Mr. Udall. That is pretty surprising to me.
    Mr. Lopez. And this was with exerted effort, too, being at 
their doorstep as frequently as we could.
    Mr. Udall. Trying to push it along?
    Mr. Lopez. Yes.
    Mr. Udall. Have you had contact with other business people 
that have had similar experiences?
    Mr. Lopez. Yes, sir. Some of them have said it took them 
about almost ten years just to get the lease on the 
    Mr. Udall. One of the issues we talked about earlier in my 
testimony and others that have testified here is why you would 
locate an SBDC either near or right on a reservation.
    Can you tell me why you think it might be more helpful to 
have an SBDC on the reservation, for example, at Windowrock or 
Shiprock or someplace like that and why it might generate more 
business activity and more people would be employed?
    Mr. Lopez. See, I have also worked with the RBDO, which is 
the Regional Business Development Office, with the tribe, which 
is located in Shiprock, and through the agencies. There are 
several agencies on the reservation. We worked with the 
Shiprock agency. Often times it was difficult to get 
information from them. As far as expertise in setting up a 
business, they lacked so I had to seek assistance from 
    I feel if we were to set up an SBDC right there in 
Shiprock, let us say, I believe that if we were to staff it 
with professional business oriented people and those who would 
be familiar with the laws of the Navajo Nation in conjunction 
with their expertise, I believe that it would lessen the time 
frame in which to start a business.
    Mr. Udall. And do you also believe that it would be more 
accessible and more business friendly to budding entrepreneurs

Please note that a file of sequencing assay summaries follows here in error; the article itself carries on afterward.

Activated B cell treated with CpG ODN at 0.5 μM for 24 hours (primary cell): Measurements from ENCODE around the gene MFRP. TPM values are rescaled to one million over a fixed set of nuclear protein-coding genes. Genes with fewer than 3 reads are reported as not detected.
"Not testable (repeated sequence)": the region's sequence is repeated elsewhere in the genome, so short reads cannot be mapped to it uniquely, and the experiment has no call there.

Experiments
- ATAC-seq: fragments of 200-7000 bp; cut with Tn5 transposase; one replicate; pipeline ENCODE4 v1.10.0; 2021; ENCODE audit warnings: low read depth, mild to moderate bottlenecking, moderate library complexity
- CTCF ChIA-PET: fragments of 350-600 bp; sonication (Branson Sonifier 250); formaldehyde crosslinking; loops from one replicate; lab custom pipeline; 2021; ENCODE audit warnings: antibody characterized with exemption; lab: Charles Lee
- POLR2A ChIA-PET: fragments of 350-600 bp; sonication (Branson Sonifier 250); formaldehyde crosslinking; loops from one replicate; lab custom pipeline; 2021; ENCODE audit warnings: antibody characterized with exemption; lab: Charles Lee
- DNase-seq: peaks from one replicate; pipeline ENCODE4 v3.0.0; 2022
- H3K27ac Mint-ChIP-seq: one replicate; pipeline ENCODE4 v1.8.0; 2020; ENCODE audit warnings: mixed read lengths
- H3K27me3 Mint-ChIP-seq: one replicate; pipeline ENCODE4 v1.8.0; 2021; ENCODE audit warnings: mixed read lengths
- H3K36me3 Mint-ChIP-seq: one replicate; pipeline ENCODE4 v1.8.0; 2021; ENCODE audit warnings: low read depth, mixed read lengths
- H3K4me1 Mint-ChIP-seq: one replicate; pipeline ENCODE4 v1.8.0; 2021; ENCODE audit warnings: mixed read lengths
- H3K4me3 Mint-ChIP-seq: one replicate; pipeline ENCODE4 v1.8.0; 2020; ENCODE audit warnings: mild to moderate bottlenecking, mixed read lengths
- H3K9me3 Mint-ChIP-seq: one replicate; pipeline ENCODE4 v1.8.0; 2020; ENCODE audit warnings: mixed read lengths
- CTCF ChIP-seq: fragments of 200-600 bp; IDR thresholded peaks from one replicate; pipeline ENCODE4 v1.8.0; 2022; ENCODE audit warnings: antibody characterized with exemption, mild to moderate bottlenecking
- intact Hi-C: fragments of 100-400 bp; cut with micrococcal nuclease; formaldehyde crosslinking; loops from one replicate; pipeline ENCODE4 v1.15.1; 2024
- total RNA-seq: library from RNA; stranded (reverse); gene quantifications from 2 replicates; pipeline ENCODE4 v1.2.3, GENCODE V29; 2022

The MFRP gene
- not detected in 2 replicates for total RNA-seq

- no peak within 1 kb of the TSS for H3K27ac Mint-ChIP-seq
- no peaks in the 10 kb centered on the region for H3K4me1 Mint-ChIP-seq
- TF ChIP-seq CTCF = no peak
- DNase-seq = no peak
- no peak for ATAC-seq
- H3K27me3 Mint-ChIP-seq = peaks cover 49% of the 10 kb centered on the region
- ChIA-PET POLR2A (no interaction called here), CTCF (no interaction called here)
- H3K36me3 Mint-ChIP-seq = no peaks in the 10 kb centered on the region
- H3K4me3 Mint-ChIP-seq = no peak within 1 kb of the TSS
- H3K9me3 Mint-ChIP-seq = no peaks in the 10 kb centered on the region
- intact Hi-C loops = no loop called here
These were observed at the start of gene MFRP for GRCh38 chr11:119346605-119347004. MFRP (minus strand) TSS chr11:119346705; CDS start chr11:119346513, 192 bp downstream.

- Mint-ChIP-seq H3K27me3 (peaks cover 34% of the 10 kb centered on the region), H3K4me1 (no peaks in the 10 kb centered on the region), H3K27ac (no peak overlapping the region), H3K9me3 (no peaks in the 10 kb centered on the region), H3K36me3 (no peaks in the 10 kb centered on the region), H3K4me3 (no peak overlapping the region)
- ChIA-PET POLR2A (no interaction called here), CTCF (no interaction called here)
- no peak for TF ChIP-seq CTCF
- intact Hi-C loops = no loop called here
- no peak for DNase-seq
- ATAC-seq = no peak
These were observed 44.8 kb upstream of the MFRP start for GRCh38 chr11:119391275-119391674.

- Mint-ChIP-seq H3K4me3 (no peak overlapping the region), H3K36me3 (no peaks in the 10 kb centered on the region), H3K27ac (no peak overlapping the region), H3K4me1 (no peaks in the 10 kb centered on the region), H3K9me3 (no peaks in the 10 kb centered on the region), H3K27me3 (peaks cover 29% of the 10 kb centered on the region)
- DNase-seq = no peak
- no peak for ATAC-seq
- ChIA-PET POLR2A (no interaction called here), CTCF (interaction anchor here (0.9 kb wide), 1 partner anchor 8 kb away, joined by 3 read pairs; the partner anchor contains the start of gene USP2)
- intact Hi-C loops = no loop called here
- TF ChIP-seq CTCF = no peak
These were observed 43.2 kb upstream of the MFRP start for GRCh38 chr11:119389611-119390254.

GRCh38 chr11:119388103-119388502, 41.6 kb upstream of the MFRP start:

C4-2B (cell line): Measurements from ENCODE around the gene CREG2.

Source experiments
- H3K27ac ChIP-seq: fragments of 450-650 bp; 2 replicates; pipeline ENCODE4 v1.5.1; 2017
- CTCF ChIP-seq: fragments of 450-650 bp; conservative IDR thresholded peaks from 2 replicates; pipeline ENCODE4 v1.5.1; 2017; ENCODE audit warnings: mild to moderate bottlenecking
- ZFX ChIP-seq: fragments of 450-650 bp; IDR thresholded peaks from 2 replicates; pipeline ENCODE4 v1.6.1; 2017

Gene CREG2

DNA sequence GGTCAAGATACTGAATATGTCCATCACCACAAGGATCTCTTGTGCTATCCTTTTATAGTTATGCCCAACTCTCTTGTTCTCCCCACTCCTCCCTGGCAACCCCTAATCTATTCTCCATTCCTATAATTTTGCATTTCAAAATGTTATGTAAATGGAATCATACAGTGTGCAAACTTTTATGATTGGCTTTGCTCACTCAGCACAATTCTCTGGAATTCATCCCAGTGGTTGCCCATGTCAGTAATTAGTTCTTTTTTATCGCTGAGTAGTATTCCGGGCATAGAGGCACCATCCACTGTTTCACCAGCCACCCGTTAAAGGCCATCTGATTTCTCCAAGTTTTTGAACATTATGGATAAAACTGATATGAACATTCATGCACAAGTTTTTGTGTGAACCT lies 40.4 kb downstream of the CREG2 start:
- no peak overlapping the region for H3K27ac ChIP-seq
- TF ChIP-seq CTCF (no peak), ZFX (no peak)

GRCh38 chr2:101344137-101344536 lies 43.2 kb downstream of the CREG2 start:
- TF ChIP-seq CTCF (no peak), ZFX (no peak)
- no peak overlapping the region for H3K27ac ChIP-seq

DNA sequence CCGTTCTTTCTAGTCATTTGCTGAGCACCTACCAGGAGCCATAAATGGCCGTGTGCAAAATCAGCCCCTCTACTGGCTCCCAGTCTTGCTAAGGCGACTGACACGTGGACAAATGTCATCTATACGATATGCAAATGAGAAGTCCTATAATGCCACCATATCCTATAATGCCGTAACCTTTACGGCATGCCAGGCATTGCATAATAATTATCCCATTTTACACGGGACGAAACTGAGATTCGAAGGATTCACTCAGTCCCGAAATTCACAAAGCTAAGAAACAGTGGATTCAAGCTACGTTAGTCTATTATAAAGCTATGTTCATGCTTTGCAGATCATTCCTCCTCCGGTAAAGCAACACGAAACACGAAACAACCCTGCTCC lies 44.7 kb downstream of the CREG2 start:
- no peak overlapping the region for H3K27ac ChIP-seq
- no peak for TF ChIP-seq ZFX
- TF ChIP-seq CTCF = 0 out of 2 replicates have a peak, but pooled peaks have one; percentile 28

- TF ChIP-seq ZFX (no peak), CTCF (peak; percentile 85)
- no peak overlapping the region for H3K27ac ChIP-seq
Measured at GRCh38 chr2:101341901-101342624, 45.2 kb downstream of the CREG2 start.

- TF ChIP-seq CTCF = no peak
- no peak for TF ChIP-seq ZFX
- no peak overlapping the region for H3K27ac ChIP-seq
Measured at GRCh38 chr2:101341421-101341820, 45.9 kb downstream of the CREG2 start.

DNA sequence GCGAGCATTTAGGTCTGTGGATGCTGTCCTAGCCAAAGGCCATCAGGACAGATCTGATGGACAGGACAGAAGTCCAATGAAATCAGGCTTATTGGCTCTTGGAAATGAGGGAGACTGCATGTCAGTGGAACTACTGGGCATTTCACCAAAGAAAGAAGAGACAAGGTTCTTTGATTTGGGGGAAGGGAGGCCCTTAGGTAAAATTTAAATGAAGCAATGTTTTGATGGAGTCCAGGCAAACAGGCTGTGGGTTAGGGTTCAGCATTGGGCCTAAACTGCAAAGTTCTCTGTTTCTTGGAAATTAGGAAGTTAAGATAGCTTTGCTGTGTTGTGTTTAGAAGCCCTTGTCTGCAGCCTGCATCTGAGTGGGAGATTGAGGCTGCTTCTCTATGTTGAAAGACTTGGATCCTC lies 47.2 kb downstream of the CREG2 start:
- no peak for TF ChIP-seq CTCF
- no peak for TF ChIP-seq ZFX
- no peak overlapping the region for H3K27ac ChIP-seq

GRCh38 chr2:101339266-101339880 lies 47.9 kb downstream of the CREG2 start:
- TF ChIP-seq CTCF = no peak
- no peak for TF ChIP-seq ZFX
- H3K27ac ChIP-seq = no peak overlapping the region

that would want to seek assistance?
    Mr. Lopez. I believe it will be, and I also believe that 
the SBDC has to become very much aware of what the laws are of 
the Navajo Nations as far as business and economic development.
    Mr. Udall. So the second part of your answer is that there 
are a number of requirements that the Navajo Nation has, that 
the Bureau of Indian Affairs have, that are an essential part 
of starting a business and so the SBDC personnel would have to 
specialize in those in addition in those kinds of regulatory 
hurdles in order to assist the entrepreneur to get their 
business started, up and running and going?
    Mr. Lopez. Yes, sir.
    Mr. Udall. Okay. Thank you very much, Mr. Chairman.
    Mr. DeMint. Thank you, Mr. Udall.
    Mrs. Christian-Christensen.
    Mrs. Christian-Christensen. Thank you, Mr. Chairman. I do 
not have any questions. I just want to thank the panelists for 
taking the time to come and give us their testimony. The SBDC 
program is very important to my community, as it is to 
communities across the country, and I think any way that we can 
enhance its services helps our communities to grow even more.
    I am just glad that you were able to come with some of your 
opinions and your experience and bring it to bear on our 
discussions this morning. Thank you.
    Mr. DeMint. Thank you very much.
    Ms. Tubbs-Jones.
    Mrs. Jones. Mr. Chairman, thank you. Mr. Chairman, to my 
colleagues and to the people who are testifying this morning, 
welcome to Capitol Hill, and thank you for your testimony.
    I want to tell you, Mr. Lopez, I made it to Shiprock, New